Virtual Currency Participants Launch Self-Regulatory Organization

Thursday, 01 Aug 2013 03:37 PM

By Michael Kling

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The Bitcoin virtual currency may be in danger of becoming the Govcoin, warns a virtual currency expert.

Industry players are working on self-regulation of the Bitcoin and other virtual currencies.
If they're not careful, the Bitcoin could be taken over by the government, warns Jon Matonis, executive director of the Bitcoin Foundation, in an article for American Banker.

Editor's Note: Weird Trick Adds $1,000 to Your Social Security Checks

Industry participants have just launched a self-regulatory organization, the Committee for the Establishment of the Digital Asset Transfer Authority, that will develop guidelines for combating money laundering and other common rules.

"Although SROs can be extremely beneficial in advancing an industry, clear political lines must be drawn to mitigate the risk that an SRO would be co-opted by government and this is where it gets tricky," Matonis says.

The government could ask the SRO to implement certain guidelines or rules to be incorporated among its membership.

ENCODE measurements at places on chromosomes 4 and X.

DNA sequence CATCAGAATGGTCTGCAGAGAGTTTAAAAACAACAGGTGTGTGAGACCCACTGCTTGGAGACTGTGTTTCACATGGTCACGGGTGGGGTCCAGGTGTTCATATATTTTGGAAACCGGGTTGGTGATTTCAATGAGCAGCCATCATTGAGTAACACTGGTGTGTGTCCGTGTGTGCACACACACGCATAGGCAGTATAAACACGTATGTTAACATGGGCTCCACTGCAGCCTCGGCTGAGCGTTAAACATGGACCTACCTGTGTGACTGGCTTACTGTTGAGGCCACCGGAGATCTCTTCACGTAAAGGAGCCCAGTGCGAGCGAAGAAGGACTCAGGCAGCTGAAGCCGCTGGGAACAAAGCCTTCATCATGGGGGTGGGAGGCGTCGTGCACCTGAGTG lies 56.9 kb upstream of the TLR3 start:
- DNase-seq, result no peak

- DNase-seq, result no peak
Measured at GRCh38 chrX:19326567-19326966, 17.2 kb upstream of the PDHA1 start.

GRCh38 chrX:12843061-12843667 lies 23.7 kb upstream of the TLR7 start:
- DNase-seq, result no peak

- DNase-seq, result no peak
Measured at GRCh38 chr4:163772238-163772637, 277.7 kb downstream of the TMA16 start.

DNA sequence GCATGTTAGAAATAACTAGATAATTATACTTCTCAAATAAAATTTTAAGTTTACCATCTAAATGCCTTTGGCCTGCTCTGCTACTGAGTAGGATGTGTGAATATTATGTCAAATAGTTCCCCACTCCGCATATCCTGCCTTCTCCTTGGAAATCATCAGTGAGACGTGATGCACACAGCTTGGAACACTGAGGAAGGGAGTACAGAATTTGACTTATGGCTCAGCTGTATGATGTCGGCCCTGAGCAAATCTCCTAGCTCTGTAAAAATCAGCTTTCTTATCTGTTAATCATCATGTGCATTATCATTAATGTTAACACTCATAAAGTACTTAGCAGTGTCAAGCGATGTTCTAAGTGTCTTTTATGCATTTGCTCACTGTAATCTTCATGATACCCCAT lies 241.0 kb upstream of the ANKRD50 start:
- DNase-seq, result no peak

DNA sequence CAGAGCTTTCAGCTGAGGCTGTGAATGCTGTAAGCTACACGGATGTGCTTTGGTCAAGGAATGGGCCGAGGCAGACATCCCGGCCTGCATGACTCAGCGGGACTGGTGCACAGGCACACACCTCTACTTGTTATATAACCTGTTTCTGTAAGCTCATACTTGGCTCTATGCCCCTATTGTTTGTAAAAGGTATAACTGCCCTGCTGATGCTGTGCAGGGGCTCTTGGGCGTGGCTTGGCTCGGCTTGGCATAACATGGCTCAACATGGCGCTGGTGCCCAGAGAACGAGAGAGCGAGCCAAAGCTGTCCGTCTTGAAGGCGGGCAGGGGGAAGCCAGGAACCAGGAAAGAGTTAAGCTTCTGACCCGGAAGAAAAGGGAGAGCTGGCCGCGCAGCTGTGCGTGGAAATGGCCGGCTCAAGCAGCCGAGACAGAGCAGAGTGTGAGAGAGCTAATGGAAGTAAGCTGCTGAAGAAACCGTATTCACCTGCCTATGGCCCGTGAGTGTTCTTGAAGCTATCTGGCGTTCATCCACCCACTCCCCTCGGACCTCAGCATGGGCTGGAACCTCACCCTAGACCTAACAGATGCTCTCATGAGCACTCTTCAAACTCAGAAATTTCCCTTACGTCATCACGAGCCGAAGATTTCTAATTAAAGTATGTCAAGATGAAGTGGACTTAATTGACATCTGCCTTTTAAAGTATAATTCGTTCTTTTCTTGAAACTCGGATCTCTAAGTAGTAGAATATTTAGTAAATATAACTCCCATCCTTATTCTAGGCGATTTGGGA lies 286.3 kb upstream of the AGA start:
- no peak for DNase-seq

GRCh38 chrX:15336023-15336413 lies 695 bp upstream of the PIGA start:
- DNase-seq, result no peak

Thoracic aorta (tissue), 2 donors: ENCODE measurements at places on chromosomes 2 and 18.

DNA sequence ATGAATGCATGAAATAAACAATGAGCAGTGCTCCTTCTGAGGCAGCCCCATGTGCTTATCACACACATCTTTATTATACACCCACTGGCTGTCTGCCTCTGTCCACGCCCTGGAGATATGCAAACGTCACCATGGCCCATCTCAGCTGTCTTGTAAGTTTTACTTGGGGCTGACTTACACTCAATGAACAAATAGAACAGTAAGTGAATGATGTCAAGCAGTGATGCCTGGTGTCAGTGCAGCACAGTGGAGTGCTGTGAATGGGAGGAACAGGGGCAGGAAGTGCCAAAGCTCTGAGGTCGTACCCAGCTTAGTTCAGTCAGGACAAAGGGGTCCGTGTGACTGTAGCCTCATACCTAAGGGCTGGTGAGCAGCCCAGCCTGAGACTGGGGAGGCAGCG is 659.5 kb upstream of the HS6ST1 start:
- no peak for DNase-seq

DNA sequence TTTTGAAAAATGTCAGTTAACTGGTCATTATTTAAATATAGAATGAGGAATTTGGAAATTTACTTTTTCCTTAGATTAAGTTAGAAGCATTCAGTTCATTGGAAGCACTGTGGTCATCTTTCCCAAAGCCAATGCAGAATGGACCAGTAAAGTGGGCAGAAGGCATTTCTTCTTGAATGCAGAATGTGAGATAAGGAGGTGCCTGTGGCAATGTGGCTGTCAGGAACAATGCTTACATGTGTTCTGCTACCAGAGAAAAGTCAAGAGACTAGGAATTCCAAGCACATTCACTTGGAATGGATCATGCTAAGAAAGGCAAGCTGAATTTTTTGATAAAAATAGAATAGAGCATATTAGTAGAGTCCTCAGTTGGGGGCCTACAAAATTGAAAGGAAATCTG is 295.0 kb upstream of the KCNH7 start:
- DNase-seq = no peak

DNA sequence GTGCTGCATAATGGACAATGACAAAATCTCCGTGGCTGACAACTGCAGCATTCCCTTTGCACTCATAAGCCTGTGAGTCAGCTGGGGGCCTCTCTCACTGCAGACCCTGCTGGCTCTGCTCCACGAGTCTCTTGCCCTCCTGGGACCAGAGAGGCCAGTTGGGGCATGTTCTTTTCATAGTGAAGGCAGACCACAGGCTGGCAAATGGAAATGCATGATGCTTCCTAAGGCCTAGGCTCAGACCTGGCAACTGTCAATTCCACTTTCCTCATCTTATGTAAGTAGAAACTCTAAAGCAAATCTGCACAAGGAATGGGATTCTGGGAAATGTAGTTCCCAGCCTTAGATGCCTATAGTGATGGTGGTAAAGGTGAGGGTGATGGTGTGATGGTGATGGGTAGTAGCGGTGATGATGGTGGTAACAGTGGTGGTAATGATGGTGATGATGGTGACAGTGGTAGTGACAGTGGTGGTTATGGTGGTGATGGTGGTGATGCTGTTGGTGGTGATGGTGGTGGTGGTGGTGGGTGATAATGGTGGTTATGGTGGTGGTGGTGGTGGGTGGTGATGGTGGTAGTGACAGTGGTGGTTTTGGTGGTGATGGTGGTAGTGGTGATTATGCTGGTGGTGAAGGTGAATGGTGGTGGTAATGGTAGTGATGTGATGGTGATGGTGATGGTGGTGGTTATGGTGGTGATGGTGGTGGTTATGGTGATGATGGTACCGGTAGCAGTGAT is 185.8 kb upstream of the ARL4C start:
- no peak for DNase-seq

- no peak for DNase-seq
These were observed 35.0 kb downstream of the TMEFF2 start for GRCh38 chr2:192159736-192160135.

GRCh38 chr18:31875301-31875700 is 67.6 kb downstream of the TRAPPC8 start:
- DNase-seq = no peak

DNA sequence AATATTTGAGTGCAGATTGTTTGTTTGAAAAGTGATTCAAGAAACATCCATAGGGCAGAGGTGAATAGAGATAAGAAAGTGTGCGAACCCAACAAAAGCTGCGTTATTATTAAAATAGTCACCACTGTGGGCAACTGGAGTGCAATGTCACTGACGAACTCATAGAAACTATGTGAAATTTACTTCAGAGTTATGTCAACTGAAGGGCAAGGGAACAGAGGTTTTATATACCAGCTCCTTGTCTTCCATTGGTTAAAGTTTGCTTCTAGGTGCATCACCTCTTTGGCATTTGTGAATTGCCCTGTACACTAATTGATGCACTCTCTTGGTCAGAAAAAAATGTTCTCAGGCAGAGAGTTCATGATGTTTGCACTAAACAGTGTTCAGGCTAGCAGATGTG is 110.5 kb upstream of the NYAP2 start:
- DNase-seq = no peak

"If such modifications are objectionable to the majority of industry participants," he cautions, "the SRO faces the dilemma of challenging the authorities and risking its relevance, or being complicit in harmful and over-reaching backdoor legislation."

The group could stray from its core constituency and be absorbed by the government as a direct regulatory body, he warns.

"As self-regulatory organizations are excellent non-governmental solutions for industry best practices, they need to be vigilant about maintaining the integrity of the original mission."

Industry players must protect Bitcoin's core characteristics: perfect fungibility, payment irreversibility, and user-defined privacy, the same characteristics of cash.

"Over-regulation tends to drive innovation to more lightly-regulated jurisdictions or underground where it thrives," Matonis says. "And, this is even truer with the cryptographic bitcoin."

Other virtual currency advocates were more optimistic about the new SRO.

"DATA will hopefully be a new type of organization, respectful of existing structures and working to evolve the virtual currency industry to benefit everyone," writes Stan Stalnaker, founder of the Ven digital currency, in an article for The Huffington Post.
The group, he says, will "ensure protection of consumers and adherence to law in an effort to make sure the advantages provided by progress are not derailed by the unscrupulous."

Virtual currencies, which can be used without involving a financial intermediary, have drawn attention of regulators concerned that the currencies are used for money laundering and other illegal transactions. Creation of the SRO is designed to counter new possible government regulations, according to The Wall Street Journal.

Editor's Note: Weird Trick Adds $1,000 to Your Social Security Checks


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